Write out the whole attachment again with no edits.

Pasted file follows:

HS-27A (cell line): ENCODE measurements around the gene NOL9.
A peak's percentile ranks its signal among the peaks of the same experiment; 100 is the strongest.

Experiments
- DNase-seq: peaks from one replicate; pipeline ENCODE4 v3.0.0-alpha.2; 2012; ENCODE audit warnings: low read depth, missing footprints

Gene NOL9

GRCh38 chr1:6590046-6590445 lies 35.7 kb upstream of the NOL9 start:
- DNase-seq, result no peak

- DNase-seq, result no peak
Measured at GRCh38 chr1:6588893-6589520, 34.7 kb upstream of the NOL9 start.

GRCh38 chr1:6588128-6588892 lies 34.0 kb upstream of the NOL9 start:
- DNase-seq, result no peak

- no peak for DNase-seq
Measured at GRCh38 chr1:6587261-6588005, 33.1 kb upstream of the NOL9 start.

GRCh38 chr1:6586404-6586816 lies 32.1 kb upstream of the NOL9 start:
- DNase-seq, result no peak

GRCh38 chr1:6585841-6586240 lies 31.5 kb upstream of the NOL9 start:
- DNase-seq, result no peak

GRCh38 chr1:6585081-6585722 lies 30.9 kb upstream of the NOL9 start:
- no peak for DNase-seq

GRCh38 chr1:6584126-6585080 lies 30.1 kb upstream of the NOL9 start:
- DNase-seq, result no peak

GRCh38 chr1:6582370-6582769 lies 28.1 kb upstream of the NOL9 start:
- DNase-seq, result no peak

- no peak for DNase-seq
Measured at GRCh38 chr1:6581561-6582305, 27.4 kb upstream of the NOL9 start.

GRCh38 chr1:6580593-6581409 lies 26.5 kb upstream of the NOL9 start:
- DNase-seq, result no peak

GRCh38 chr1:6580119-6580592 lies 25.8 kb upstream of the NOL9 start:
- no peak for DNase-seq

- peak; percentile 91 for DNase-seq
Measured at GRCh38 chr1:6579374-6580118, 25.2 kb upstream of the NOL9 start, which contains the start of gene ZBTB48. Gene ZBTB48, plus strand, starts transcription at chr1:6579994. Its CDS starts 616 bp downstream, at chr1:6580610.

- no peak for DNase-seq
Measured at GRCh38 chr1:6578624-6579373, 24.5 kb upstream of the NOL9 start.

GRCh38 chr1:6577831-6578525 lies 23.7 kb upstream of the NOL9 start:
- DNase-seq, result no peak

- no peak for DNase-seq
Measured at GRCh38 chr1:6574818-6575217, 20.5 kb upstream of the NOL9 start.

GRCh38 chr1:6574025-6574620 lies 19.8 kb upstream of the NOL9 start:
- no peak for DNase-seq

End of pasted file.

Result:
HS-27A (cell line): ENCODE measurements around the gene NOL9.
A peak's percentile ranks its signal among the peaks of the same experiment; 100 is the strongest.

Experiments
- DNase-seq: peaks from one replicate; pipeline ENCODE4 v3.0.0-alpha.2; 2012; ENCODE audit warnings: low read depth, missing footprints

Gene NOL9

GRCh38 chr1:6590046-6590445 lies 35.7 kb upstream of the NOL9 start:
- DNase-seq, result no peak

- DNase-seq, result no peak
Measured at GRCh38 chr1:6588893-6589520, 34.7 kb upstream of the NOL9 start.

GRCh38 chr1:6588128-6588892 lies 34.0 kb upstream of the NOL9 start:
- DNase-seq, result no peak

- no peak for DNase-seq
Measured at GRCh38 chr1:6587261-6588005, 33.1 kb upstream of the NOL9 start.

GRCh38 chr1:6586404-6586816 lies 32.1 kb upstream of the NOL9 start:
- DNase-seq, result no peak

GRCh38 chr1:6585841-6586240 lies 31.5 kb upstream of the NOL9 start:
- DNase-seq, result no peak

GRCh38 chr1:6585081-6585722 lies 30.9 kb upstream of the NOL9 start:
- no peak for DNase-seq

GRCh38 chr1:6584126-6585080 lies 30.1 kb upstream of the NOL9 start:
- DNase-seq, result no peak

GRCh38 chr1:6582370-6582769 lies 28.1 kb upstream of the NOL9 start:
- DNase-seq, result no peak

- no peak for DNase-seq
Measured at GRCh38 chr1:6581561-6582305, 27.4 kb upstream of the NOL9 start.

GRCh38 chr1:6580593-6581409 lies 26.5 kb upstream of the NOL9 start:
- DNase-seq, result no peak

GRCh38 chr1:6580119-6580592 lies 25.8 kb upstream of the NOL9 start:
- no peak for DNase-seq

- peak; percentile 91 for DNase-seq
Measured at GRCh38 chr1:6579374-6580118, 25.2 kb upstream of the NOL9 start, which contains the start of gene ZBTB48. Gene ZBTB48, plus strand, starts transcription at chr1:6579994. Its CDS starts 616 bp downstream, at chr1:6580610.

- no peak for DNase-seq
Measured at GRCh38 chr1:6578624-6579373, 24.5 kb upstream of the NOL9 start.

GRCh38 chr1:6577831-6578525 lies 23.7 kb upstream of the NOL9 start:
- DNase-seq, result no peak

- no peak for DNase-seq
Measured at GRCh38 chr1:6574818-6575217, 20.5 kb upstream of the NOL9 start.

GRCh38 chr1:6574025-6574620 lies 19.8 kb upstream of the NOL9 start:
- no peak for DNase-seq